We found the most optimal condition in our sampling to be at 0.1mM IPTG, 26.5°C incubation temperature and induction at OD600 of 1.
From our BSA standardization curve on SDS-PAGE gels, we could estimate the yield of our scFv at its most optimal production condition in our sampling, which turned out to be 379 μg/ml.
Yields could not be estimated for lower values of band intensity, since they fall below the intercept in the BSA standard curve.

Collaboration with Team Virginia

While we had to narrow down on the number of factors we could investigate to three, and ignored time of incubation as a factor, we found out that understanding the relationship between time of incubation and temperature of incubation is important, especially for the SHuffle strain.
Thankfully, we were partnering with Team Virginia, who were using SHuffle E. coli to produce scFvs and antibodies for atherosclerosis diagnostics.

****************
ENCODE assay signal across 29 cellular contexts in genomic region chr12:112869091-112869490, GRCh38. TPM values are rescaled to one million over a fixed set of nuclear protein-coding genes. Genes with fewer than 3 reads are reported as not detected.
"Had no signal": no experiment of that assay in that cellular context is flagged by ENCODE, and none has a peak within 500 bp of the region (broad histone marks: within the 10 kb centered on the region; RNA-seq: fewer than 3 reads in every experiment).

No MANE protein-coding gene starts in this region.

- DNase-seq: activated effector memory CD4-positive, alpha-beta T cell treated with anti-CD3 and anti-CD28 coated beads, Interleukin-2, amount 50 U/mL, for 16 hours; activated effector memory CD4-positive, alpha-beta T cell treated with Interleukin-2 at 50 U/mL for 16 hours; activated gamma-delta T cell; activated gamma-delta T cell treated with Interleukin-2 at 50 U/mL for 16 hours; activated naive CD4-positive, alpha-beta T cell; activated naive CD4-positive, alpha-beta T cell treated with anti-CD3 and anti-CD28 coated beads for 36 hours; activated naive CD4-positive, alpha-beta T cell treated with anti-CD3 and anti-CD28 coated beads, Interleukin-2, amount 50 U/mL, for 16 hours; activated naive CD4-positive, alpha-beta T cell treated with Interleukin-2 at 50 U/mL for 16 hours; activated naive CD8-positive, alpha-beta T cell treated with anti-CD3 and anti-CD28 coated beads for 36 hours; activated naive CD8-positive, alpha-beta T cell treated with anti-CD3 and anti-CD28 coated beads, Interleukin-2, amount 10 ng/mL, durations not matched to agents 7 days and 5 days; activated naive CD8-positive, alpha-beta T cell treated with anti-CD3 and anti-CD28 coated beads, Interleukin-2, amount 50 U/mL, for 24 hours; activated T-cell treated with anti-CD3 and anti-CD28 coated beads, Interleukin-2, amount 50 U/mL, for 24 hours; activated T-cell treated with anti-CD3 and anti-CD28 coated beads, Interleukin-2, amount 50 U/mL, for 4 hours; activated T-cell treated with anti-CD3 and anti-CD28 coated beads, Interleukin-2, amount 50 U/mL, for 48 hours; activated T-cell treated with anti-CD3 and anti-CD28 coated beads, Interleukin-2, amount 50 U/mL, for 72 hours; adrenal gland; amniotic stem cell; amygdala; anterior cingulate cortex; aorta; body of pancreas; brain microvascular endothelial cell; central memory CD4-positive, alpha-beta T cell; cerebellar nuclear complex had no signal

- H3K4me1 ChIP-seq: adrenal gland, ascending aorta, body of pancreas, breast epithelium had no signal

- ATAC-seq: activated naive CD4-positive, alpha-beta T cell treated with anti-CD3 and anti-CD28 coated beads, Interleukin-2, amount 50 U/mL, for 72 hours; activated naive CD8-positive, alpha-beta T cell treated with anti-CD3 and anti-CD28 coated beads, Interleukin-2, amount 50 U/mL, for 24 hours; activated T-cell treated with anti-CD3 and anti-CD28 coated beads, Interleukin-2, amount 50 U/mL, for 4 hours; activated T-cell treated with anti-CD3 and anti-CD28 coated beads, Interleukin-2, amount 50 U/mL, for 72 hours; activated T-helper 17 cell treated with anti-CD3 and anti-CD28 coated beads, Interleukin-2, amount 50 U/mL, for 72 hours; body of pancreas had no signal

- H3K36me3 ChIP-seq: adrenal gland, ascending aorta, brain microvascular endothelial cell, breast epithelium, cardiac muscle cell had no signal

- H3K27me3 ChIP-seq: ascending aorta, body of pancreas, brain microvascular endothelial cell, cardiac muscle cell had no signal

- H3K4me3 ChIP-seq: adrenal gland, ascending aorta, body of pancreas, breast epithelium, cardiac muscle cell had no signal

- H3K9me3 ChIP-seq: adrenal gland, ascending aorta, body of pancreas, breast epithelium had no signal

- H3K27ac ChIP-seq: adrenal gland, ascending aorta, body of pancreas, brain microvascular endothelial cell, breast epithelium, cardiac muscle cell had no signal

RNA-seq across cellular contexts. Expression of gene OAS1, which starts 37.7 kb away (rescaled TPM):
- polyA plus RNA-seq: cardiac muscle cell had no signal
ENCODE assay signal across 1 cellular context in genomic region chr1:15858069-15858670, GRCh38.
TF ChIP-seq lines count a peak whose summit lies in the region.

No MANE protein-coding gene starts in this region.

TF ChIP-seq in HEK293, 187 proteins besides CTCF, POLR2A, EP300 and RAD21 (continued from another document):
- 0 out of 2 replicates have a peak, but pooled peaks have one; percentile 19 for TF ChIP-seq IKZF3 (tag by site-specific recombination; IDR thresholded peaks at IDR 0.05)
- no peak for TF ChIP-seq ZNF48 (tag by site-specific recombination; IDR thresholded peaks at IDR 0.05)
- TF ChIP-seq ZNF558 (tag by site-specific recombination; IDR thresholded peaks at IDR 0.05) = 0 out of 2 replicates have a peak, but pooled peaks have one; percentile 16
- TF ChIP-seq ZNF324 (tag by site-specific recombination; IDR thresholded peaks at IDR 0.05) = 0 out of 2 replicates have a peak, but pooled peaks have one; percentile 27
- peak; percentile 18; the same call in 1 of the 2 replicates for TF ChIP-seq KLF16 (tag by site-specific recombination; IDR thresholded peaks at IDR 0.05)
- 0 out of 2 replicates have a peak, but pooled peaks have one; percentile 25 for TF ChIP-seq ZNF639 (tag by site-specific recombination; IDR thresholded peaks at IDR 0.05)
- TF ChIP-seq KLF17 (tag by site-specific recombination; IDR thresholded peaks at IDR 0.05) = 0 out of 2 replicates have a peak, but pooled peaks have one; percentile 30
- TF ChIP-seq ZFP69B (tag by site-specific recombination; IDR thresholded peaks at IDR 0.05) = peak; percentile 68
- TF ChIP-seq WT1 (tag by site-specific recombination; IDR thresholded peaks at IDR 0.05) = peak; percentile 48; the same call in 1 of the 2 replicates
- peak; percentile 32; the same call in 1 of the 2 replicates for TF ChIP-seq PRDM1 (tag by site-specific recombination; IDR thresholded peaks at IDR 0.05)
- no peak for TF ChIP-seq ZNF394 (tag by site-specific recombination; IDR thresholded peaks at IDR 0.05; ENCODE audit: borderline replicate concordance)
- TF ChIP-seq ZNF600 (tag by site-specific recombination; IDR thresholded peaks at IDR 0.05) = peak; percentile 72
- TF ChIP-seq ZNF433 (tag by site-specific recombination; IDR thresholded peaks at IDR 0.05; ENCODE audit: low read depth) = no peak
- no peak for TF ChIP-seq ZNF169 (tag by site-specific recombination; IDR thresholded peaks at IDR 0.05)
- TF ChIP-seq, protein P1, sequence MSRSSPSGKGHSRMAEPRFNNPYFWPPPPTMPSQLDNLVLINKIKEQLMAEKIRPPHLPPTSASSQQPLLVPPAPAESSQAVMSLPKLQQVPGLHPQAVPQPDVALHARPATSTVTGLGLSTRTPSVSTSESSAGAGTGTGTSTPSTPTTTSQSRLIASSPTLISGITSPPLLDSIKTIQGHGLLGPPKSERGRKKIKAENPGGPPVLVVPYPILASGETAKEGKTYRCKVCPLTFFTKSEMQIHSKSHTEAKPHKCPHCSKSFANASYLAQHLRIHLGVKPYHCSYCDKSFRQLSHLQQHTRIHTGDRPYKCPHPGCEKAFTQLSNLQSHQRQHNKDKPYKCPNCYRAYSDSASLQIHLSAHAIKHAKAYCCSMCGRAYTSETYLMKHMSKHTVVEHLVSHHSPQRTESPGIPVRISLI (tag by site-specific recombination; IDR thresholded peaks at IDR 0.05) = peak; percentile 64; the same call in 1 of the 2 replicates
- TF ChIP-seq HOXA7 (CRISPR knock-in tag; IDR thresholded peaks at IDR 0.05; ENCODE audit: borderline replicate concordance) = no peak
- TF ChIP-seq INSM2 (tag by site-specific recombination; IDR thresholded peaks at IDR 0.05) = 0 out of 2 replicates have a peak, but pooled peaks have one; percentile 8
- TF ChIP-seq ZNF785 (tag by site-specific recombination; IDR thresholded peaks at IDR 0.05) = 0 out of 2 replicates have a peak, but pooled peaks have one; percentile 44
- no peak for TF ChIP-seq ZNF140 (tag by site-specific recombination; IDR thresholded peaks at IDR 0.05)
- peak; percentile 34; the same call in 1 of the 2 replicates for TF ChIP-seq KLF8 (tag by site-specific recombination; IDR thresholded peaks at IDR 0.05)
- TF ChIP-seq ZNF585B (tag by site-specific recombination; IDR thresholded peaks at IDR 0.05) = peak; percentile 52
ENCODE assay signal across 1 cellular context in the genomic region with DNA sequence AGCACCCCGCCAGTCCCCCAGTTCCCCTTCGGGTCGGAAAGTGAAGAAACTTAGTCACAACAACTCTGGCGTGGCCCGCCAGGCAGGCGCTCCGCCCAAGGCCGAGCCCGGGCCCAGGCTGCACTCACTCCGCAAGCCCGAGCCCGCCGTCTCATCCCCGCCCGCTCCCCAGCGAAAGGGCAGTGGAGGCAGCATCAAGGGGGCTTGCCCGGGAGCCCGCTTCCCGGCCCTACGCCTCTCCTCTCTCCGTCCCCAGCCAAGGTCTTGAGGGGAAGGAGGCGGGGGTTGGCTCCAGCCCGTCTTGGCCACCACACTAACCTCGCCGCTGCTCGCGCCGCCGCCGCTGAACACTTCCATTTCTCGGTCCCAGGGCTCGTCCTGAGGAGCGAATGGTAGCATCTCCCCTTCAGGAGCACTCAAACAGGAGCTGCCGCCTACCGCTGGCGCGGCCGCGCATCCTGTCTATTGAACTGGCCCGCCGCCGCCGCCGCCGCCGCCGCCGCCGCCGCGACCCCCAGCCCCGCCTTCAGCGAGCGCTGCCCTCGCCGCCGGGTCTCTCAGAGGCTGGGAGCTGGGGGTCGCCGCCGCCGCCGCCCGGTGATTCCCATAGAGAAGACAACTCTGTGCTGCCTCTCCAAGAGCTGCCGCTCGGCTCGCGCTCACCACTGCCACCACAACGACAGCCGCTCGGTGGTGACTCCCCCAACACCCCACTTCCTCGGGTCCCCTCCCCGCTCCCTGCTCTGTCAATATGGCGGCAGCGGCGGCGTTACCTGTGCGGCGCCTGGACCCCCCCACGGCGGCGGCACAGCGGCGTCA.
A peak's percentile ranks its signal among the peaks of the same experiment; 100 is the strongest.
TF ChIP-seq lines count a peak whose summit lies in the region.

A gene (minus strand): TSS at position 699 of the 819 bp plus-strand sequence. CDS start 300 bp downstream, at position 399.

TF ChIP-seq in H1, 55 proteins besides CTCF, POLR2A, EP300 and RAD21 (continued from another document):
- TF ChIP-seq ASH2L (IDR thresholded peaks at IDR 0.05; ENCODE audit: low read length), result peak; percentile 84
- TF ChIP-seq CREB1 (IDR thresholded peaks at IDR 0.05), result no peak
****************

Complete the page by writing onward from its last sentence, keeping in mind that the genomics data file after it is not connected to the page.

Since production optimisation was an important aspect of each of our projects, we decided to investigate the relationship between time and temperature. We designed and analyzed the experiments, while Team Virginia executed them.

For this model, we had a resource constraint of carrying out only 9 experiments. The JMP software has the ability to accommodate experimental constraints in the experimental design. We set up a Custom Design in JMP with the following values of the factors:

  • Temperature of incubation post-induction
    Between 16 and 37°C
  • Period of incubation
    Between 6 and 24 hours

For this model as well, we used SDS-PAGE band intensity as a proxy for yield. The experiments table with the yield outputs, and the response surface plot for the two are presented below:

For this particular model as well, the effects of either variable were not found to be significant.

The most optimal condition was found after incubation for 24 hours at 26.5°C.